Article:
Single People May Have Unique Retirement Planning Needs
Virginia Beach, VA (Law Firm Newswire) December 4, 2015 – Retirement planning can be a very challenging process for couples, and even more so for singles.
Several Americans will enter their retirement years on their own for various reasons, such as the death of a spouse, divorce and different lifestyles. According to the 2013 U.S. Census, 54 percent of women and 27 percent of men age 65 or over were unmarried.
Financial advisers claim that the retirement planning needs of singles can be extremely different from those of married couples, and that many singles are unprepared. A study by Rand Corp. revealed that single people are much more likely to fail to sufficiently save for retirement than are married couples. Researchers Michael Hurd and Susann Rohwedder discovered that 20 percent of married couples will save an inadequate amount for retirement, but the rate for single men and women was even higher. While 35 percent of single men will enter their retirement years without having saved enough, 49 percent of single women will be unprepared for retirement.
“In planning for retirement, it is important to be aware of the ways in which one can minimize expenses and reduce taxes,” said Andrew H. Hook, a Virginia life care planning attorney with Hook Law Center, with offices in Virginia Beach and northern Suffolk. “An estate planning attorney can help singles make wise choices that will help lower their tax burden.”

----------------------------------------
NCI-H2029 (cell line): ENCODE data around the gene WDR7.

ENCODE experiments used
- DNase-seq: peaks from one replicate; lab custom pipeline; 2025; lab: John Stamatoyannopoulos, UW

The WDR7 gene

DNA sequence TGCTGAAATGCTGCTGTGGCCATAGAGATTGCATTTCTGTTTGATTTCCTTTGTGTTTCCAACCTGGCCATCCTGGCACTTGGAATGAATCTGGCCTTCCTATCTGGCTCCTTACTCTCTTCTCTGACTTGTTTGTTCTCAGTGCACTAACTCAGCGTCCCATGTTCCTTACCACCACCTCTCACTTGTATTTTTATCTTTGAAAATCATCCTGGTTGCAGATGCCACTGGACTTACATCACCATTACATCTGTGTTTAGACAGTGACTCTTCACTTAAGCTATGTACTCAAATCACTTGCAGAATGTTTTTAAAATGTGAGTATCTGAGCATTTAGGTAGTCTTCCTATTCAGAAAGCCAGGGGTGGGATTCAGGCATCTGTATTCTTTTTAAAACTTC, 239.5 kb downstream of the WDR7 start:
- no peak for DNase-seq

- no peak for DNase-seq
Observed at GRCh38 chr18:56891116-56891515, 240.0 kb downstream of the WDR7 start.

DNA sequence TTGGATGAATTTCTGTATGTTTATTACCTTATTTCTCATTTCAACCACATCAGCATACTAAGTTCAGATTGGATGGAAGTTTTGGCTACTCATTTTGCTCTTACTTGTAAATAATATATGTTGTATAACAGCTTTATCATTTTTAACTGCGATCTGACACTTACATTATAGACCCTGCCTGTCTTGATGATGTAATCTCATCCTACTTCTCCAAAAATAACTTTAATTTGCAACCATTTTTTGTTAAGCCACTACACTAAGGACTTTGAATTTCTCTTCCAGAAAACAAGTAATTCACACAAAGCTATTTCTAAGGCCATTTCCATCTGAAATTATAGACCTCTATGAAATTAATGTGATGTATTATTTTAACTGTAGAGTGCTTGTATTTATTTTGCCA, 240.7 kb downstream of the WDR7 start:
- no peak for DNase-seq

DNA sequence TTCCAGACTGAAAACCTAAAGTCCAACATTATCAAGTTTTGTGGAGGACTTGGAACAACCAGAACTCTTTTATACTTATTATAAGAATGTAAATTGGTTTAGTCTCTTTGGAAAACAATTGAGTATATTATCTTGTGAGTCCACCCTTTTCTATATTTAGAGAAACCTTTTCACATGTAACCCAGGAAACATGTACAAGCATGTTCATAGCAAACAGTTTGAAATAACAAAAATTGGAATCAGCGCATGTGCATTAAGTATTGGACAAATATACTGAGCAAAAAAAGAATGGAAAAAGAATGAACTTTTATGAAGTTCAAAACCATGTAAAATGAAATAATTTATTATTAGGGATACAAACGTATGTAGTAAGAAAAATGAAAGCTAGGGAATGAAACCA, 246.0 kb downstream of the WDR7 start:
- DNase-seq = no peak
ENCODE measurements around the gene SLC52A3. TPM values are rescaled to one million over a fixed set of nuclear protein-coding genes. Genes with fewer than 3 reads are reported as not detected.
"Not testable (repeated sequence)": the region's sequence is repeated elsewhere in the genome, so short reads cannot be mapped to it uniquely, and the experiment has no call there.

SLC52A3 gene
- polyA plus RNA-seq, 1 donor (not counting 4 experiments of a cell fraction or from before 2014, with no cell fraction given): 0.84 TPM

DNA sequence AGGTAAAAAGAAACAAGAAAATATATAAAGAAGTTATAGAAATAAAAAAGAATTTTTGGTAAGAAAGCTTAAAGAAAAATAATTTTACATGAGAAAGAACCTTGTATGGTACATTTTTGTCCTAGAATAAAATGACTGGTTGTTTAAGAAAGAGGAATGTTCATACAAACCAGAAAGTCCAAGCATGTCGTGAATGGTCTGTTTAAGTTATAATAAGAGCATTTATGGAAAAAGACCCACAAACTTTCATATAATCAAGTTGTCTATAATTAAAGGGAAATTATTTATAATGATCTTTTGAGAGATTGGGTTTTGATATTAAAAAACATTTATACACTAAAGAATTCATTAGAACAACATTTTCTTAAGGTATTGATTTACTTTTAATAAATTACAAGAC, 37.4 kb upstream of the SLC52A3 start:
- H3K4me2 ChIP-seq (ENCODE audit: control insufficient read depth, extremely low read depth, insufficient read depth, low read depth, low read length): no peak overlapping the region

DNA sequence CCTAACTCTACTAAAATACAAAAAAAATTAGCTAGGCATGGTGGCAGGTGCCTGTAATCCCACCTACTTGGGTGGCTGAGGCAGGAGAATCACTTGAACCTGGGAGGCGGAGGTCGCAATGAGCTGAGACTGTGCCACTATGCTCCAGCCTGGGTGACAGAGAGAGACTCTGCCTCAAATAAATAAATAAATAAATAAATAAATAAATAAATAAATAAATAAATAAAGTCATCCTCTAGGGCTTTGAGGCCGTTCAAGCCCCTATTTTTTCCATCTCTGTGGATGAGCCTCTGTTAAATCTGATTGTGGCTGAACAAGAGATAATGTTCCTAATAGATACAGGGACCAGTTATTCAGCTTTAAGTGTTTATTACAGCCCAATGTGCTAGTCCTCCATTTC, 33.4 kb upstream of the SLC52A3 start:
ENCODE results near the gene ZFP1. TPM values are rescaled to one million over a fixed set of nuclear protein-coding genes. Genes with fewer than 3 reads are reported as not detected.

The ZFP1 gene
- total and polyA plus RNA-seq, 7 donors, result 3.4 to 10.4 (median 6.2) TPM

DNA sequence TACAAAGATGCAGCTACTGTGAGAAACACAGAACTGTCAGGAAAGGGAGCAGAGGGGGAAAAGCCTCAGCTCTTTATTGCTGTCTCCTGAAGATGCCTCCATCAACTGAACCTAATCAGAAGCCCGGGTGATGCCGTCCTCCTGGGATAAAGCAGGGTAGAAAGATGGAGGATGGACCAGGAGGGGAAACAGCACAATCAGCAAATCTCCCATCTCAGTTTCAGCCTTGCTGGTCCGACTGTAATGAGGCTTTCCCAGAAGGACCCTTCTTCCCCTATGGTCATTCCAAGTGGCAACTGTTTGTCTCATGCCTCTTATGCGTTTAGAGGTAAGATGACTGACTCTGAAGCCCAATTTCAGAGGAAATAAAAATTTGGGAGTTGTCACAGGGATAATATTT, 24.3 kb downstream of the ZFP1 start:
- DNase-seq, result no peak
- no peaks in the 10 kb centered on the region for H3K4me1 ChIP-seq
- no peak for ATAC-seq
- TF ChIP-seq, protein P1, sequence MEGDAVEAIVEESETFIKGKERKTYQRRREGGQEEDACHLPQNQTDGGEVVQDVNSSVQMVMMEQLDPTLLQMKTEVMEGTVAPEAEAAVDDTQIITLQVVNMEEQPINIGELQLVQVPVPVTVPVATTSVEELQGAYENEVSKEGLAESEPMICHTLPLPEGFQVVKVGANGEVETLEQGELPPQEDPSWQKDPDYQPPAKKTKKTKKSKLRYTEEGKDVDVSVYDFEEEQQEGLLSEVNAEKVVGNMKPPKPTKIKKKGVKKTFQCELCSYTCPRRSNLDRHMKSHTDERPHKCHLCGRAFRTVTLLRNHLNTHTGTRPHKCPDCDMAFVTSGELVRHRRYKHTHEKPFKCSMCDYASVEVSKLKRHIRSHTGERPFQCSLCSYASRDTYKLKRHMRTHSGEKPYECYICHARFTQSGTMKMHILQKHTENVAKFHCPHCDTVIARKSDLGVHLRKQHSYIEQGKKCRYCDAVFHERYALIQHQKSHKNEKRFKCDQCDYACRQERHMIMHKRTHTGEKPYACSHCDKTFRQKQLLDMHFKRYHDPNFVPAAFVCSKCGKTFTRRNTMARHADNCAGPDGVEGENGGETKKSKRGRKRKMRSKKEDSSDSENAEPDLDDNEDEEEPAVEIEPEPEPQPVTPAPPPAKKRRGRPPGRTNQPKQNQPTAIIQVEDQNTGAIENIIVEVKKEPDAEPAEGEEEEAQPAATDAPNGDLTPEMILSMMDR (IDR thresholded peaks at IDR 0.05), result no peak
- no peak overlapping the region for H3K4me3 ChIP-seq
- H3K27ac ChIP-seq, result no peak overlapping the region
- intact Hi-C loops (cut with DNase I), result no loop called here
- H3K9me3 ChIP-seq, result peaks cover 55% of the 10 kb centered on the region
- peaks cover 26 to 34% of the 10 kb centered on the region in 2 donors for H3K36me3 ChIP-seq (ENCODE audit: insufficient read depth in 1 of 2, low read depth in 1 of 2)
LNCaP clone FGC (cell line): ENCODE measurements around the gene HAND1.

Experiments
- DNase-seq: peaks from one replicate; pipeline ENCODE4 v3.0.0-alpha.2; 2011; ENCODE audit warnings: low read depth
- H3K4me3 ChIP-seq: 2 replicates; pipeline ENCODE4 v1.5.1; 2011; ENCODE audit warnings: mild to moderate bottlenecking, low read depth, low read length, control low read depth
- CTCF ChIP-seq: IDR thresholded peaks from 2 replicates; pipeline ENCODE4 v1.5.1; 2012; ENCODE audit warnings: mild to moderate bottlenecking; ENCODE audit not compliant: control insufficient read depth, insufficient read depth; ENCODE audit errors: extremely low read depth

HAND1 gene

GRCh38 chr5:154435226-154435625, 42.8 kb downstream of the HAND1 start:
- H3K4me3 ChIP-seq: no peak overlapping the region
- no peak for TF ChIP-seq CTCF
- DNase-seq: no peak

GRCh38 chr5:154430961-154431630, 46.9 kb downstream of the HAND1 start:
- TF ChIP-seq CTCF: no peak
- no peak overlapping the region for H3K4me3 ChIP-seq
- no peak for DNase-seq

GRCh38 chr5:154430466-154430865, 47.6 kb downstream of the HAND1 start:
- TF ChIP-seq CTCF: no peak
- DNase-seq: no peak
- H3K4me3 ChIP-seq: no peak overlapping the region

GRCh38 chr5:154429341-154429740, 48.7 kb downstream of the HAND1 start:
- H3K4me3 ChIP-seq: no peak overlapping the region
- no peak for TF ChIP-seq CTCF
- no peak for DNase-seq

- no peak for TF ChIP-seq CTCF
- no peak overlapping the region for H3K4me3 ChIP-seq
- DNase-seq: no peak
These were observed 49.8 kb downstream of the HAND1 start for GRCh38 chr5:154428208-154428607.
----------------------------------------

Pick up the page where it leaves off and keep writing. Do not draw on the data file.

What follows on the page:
For those who recently lost their spouses or became divorced, housing costs may have increased as a percentage of income, and some incomes may be less certain. As some people mistakenly believe, a single person’s income is not half of a couple’s income; it could be 60 percent, or 80 percent, of a couple’s income, or the same, unless the single individual greatly lowers housing expenses by either downsizing or getting a roommate. According to research conducted by AARP, 40 percent of adults will think about either option in an effort to reduce expenses.
Tax experts claim that single adults frequently confront more challenging tax issues, particularly as they approach retirement age. During prime earning years, singles can pay a hefty tax, especially since they do not have the benefit of child tax credits, a spousal exemption, and no one with whom to share the benefits of filing jointly.
To reduce the adverse effects of taxes, advisers recommend that their single adult clients, who have their own businesses or side businesses with income from freelance work, establish a solo 401(k). It would also be sensible for single adults to transfer some of the funds from their traditional IRA accounts into a Roth IRA, from which there are no taxes on withdrawals.